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MANILA: Philippine authorities have launched an investigation into the death of a 28-year-old man who was allegedly forced to do nearly 300 repetitions of a squat-like exercise after he flouted coronavirus disease (COVID-19) quarantine rules last week.

According to reports, Darren Manaog Peñaredondo, 28, was apprehended by village watchmen on April 1 in General Trias City, Cavite province, south of the nation’s capital, Manila, while he was outside their house to buy water after 6 p.m.

Cavite, Metro Manila, and three other Luzon provinces were placed under the strictest community quarantine status for two weeks starting from March 29 after a spike in COVID-19 cases, including a curfew from 6 p.m. to 5 a.m.

Officials arrested Peñaredondo and other quarantine violators before driving them to the police station, where they were reportedly forced to do 100 squats in sync. If they could not do them simultaneously, they would have to begin again. Some, including Peñaredondo, ended up doing almost 300 squats.

They were released the next day, on April 2, with one of Peñaredondo’s relatives saying he arrived home around 8 a.m. and “could barely walk.”

Adrian Lucena, Peñaredondo’s cousin, posted on social media: “Early morning on Saturday (April 3) he had a convulsion, but we were able to revive him at home.”

He added that Peñaredondo was rushed to a hospital where he suffered another seizure. He died around 10 p.m. the same day.

Peñaredondo’s partner, Reichelyn Balce, said the victim had told her he had heart disease.

On Monday, General Trias Mayor Antonio Ferrer said he had ordered the city’s chief of police to conduct an impartial probe into the case and stressed that “it is never part of the city government’s policy to impose physical punishments to quarantine violators.”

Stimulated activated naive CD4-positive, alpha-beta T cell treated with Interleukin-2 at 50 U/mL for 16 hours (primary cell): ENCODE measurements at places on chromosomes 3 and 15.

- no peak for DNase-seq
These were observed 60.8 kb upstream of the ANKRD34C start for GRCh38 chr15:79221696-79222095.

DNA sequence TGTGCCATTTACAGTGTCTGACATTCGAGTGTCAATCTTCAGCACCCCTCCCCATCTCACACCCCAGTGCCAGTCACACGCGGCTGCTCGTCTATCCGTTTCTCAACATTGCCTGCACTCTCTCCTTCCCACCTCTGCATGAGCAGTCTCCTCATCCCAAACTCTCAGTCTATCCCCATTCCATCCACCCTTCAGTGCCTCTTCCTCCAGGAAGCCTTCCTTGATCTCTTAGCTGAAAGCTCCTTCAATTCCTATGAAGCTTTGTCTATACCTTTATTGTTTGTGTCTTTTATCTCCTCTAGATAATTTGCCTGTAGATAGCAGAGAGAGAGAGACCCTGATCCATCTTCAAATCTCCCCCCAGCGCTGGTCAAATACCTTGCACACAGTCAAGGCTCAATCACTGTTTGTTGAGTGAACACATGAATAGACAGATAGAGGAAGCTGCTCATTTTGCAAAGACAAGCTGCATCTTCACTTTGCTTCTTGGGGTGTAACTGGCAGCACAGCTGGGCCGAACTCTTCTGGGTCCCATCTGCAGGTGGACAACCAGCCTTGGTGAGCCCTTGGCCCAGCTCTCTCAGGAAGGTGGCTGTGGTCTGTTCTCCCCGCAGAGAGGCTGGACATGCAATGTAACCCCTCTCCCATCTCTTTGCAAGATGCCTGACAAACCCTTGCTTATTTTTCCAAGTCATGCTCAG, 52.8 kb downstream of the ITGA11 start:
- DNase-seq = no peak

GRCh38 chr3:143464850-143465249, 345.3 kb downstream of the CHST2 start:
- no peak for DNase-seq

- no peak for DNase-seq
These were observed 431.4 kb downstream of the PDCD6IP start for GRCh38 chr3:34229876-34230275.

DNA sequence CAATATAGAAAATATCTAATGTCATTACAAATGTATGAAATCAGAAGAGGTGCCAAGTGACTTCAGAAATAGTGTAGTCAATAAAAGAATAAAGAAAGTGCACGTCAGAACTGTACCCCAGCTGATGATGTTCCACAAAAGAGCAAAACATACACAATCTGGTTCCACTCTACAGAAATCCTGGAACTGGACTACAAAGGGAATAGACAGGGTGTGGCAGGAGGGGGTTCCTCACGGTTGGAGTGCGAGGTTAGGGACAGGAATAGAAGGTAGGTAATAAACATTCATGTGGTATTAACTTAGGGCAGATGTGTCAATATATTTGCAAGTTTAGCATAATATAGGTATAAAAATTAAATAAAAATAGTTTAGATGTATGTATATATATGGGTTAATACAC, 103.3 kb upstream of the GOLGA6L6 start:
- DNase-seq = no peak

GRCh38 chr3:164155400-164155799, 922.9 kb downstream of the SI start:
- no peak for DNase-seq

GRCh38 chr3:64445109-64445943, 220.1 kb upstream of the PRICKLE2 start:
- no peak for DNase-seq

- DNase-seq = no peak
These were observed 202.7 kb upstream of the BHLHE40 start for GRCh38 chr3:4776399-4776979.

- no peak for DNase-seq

Ferrer added that he was in touch with the victim’s family to provide necessary assistance.

In a televised news briefing on Tuesday, Interior Department spokesperson Jonathan Malaya said an order had already been issued for the Philippine National Police (PNP) Joint Task Force COVID Shield head Lt. Gen. Cesar Hawthorne Binag to look into the matter.

“He assured us that a team from the Police Regional Office 4A will investigate this,” Malaya said, adding: “Let the PNP’s investigation run its course. As for the local government unit, they already vowed to investigate any possible lapses of the village (officials) that have jurisdiction over this incident.”

Meanwhile, PNP spokesperson Brig. Gen. Ildebrandi Usana said that General Trias police chief Lt. Col. Marlo Solero had denied imposing physical exercise as a sanction for quarantine violators.

“We will take his word for that. He (Solero) even claimed they provided assistance to the victim’s family to bring him to different hospitals. But if there are witnesses to the contrary, the PNP in the region will be there to get their side for the conduct of the investigation,” Usana said.

In a separate radio interview, Solero said that the police “do not impose physical exercise to quarantine violators” but lecture them instead.

He added that “they even took a picture of the apprehended violators, including Peñaredondo, before they were released to village officials to make sure that they are in good physical condition.”

However, he assured the public that officers found enforcing physical punishment “would not be tolerated.”

Justice Secretary Menardo Guevarra recently advised the Task Force on COVID-19 that local government units could use community service rather than fines or jail time for punishments “because life is tough these days.”

Human rights group Karapatan demanded an immediate and fair probe into the incident for “possible violations of the Anti-Torture Law,” among others.

“Law enforcement officials who impose cruel, inhuman, and degrading treatment should be held accountable,” Cristina Palabay, Karapatan secretary-general, said in a statement on Tuesday.

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